Sunday, November 22, 2015 8:52AM - 9:05AM |
A40.00005: Direct numerical simulation of evaporation-induced particle motion Hochan Hwang, Gihun Son A sharp-interface level-set (LS) method is presented for direct numerical simulation (DNS) of evaporation-induced particle motion. The liquid surface is tracked by the LS function, which is defined as a signed distance from the liquid-gas interface. The conservation equations of mass, momentum, energy for the liquid and gas phases and vapor mass fraction for the gas phase are solved accurately imposing the coupled temperature and vapor fraction conditions at the evaporating liquid-gas interface. A dynamic contact angle model is also incorporated into the LS method to account for the change between advancing and receding contact angles at the liquid-gas-solid contact line. The solid surface is tracked by another LS function, which is defined as a signed distance from the fluid-solid interface. The conservation equations for multiphase flows are extended to treat the solid particle as a high-viscosity non-evaporating fluid phase. The velocity inside the solid domain is modified to enforce the rigid body motion using the translational velocity and angular velocity of the particle centroid. The DNS results demonstrate the particle accumulation near the evaporating interface and the contact line pinning and stick-slip motion near the evaporating contact line. [Preview Abstract] |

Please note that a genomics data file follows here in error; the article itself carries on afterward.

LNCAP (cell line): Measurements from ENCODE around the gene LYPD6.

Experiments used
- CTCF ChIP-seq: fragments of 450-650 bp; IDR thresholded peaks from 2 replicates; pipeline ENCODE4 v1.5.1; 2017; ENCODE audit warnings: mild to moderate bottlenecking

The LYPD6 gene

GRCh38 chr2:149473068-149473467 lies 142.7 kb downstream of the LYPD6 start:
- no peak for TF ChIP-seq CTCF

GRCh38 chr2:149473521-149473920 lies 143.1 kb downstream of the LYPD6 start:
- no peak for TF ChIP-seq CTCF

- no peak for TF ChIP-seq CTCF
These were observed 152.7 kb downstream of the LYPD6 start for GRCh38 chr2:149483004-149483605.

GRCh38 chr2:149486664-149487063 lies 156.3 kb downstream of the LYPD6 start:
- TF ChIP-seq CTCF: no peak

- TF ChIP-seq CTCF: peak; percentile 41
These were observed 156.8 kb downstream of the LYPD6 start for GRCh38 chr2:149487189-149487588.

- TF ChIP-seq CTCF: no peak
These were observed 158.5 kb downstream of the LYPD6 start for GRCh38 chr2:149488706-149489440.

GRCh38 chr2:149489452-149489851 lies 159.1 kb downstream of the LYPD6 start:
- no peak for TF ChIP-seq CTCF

Sunday, November 22, 2015 9:05AM - 9:18AM |
A40.00006: Numerical simulation of contact line motion and particle distribution in dip coating Gihun Son, Jaewon Lee A level-set method is presented for computing contact line motion and particle distribution in dip coating, which is a popular process for production of thin films and has received new attention as a simple particle deposition process for patterning microstructures. Assuming that the interface temperature is below the saturation temperature, we solve the conservation equations of mass, momentum, and energy in the liquid-gas phases, the vapor mass fraction in the gas phase, and the particle concentration in the liquid phase. To consider the case where the particle concentration reaches the maximum value (in random packing), the diffusion coefficient of particles is determined from the generalized Stokes-Einstein equation. The temperature and vapor fraction at the interface and the evaporation mass flux are simultaneously determined from the coupled equations for the mass and energy balances at the interface and the thermodynamic relation. The present computations demonstrated that the plate withdrawal velocity significantly affects the liquid film formation and particle distribution pattern. In the regime of a low plate velocity, the computed liquid-gas-solid contact line reaches a quasi-steady state and the particle accumulation is pronounced near the stationary contact line. [Preview Abstract] |